It can come over you like a cold snap, when the outside takes on an icy stillness and colors seem to fade into gloomy greyscale. That’s how some describe the onset of seasonal affective disorder—SAD for short—which is a form of major depression that tends to kick in when seasons change, most typically during fall and winter.
A small number of people experience it during spring and summer, but for the purposes of this article, I’m focusing on the more common form.
Between six and 14 percent of Americans are said to suffer from either mild or moderate forms of SAD. Symptoms include feeling hopeless and worthless, losing interest in activities you normally enjoy, socially isolating, increased appetite, poor sleep, difficulty concentrating and making decisions, lack of energy (lethargy), diminished sex drive, and increased agitation.
Some may even experience suicidal thoughts.
These are serious symptoms, yet often people with this condition are dismissed as having the “doldrums”, with well-meaning loved ones urging them to just “snap out of it.” Or, around the holidays, accusing them of being Scrooge-like.
Hey, maybe SAD was old Ebenezer’s problem!
All kidding aside, SAD is no laughing matter. Many of its symptoms match those for regular major depressive disorder (MDD), with some important differences. One is that whereas MDD can occur at any time, SAD tends to present when temperatures get colder, the days shorter, and sunlight less intense (more about this in a bit).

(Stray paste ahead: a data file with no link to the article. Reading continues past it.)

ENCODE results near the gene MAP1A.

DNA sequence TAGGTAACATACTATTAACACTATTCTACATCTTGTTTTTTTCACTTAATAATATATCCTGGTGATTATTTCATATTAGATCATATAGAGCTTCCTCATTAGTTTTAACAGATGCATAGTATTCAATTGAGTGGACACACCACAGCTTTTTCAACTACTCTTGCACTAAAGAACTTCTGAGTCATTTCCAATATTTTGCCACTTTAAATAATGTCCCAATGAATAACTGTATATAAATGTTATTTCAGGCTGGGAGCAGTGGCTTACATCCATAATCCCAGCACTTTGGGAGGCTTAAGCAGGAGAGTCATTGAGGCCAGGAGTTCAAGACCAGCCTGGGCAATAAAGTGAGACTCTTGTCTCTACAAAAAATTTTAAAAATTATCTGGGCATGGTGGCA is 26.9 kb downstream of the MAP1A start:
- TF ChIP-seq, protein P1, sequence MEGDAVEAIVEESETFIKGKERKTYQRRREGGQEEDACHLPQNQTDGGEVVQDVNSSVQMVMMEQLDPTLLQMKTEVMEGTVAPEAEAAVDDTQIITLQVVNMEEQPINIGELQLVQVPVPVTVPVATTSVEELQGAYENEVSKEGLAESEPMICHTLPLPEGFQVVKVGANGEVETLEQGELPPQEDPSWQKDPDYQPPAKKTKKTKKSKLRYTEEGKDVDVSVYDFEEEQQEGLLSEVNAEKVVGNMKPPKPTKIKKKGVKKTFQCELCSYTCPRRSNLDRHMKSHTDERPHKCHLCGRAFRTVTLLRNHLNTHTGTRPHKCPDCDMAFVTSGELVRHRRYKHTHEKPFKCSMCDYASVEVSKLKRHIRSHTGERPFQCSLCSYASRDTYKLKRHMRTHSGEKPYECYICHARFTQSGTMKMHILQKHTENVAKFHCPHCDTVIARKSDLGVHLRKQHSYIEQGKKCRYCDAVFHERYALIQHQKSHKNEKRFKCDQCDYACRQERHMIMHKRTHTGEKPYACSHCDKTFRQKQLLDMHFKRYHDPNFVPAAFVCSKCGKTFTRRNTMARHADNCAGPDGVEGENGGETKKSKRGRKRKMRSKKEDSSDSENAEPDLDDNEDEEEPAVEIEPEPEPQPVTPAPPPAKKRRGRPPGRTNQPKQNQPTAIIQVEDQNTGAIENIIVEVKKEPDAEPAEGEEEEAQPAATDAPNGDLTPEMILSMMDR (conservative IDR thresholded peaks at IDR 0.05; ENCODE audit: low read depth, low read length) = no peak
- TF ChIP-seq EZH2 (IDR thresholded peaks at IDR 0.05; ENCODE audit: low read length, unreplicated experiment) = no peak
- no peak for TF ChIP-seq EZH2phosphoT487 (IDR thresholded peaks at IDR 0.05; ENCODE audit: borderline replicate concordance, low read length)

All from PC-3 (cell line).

Another concerns appetite. Persons with MDD tend to eat less and lose weight as a result. But those with SAD often crave carbohydrates and end up putting on weight.
Ho! Ho! Hmmm…
At this point, let me add a word about the holidays. For a lot of us, myself included, that “magical” time between Thanksgiving and New Year’s becomes less magical and more bittersweet, as we get older and think back on holidays past and the loved ones who are no longer with us. This is normal, and the “sweet” part is that, along with feeling mild sadness, we can concurrently feel happy as we remember those good times.
Kind-a weird how bitter and sweet can show up at the same time around the holidays, but that doesn’t necessarily mean we have SAD. Because when you have SAD, it’s extremely hard, if not downright impossible, to access those sweet feelings.
The Scoop on SAD